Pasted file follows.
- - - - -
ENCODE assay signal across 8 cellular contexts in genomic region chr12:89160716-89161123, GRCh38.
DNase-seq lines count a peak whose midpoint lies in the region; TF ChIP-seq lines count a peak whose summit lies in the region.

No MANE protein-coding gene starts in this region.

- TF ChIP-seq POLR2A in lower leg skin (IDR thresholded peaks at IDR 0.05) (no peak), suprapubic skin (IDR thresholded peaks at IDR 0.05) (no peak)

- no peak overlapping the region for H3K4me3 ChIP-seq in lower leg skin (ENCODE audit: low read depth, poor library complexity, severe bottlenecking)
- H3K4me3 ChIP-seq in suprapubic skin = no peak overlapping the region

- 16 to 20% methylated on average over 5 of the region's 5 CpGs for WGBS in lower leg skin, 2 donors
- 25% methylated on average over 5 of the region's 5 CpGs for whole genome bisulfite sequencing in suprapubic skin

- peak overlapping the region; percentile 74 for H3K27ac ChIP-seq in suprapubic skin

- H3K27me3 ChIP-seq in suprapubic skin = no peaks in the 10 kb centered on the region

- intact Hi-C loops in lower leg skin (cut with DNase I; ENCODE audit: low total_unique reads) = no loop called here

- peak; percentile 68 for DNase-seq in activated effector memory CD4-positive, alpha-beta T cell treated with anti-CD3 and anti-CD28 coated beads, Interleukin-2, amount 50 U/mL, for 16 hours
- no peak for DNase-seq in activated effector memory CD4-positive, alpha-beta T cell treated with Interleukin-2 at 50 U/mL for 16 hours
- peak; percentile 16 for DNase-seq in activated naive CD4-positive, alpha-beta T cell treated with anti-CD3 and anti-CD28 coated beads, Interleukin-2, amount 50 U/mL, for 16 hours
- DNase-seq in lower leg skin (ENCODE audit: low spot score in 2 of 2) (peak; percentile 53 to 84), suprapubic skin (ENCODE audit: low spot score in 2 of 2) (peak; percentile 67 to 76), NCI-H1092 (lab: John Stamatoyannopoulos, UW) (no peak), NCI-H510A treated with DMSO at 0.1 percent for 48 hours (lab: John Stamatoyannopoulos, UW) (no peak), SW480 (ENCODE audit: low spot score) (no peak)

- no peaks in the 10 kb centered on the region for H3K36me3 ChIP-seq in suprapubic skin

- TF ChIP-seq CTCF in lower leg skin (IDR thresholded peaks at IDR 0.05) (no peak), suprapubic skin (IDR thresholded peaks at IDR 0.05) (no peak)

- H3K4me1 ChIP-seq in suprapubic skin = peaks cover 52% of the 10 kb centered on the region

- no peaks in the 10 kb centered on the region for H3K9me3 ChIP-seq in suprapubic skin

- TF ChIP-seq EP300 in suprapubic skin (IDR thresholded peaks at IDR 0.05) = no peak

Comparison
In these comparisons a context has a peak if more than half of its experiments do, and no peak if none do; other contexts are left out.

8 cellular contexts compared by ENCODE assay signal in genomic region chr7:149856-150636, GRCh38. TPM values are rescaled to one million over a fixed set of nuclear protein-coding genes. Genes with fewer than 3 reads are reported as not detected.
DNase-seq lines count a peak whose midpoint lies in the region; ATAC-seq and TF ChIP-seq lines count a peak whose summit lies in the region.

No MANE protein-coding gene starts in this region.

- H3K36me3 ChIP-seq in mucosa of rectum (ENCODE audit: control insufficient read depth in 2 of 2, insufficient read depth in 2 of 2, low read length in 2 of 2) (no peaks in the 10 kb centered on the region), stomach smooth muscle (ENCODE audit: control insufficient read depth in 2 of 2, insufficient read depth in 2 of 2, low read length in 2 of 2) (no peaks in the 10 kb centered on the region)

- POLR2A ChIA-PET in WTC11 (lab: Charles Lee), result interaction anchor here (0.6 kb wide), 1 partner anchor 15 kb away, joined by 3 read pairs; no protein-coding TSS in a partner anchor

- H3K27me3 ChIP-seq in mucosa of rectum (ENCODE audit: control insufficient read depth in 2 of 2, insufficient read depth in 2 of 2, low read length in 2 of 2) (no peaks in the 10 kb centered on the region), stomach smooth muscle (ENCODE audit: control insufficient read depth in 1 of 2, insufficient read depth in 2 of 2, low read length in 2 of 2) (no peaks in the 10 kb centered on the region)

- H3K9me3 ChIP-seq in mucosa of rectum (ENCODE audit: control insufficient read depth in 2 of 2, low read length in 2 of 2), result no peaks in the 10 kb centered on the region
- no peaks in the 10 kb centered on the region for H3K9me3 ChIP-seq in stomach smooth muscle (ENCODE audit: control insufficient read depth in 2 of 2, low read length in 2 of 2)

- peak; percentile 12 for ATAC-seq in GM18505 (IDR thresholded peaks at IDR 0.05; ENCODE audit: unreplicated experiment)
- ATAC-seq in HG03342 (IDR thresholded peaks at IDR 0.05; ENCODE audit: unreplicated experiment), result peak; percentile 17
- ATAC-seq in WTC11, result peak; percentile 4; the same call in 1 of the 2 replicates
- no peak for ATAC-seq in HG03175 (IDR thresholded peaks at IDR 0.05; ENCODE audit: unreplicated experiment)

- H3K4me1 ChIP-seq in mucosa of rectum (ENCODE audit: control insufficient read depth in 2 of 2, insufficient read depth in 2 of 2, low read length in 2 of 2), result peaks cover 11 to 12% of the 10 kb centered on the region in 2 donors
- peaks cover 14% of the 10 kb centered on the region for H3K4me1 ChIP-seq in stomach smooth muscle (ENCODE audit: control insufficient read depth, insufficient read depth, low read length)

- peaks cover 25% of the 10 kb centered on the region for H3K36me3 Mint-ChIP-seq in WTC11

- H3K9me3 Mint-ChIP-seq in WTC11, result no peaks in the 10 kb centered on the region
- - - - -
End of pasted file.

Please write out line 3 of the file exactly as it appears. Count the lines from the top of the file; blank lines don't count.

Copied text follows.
No MANE protein-coding gene starts in this region.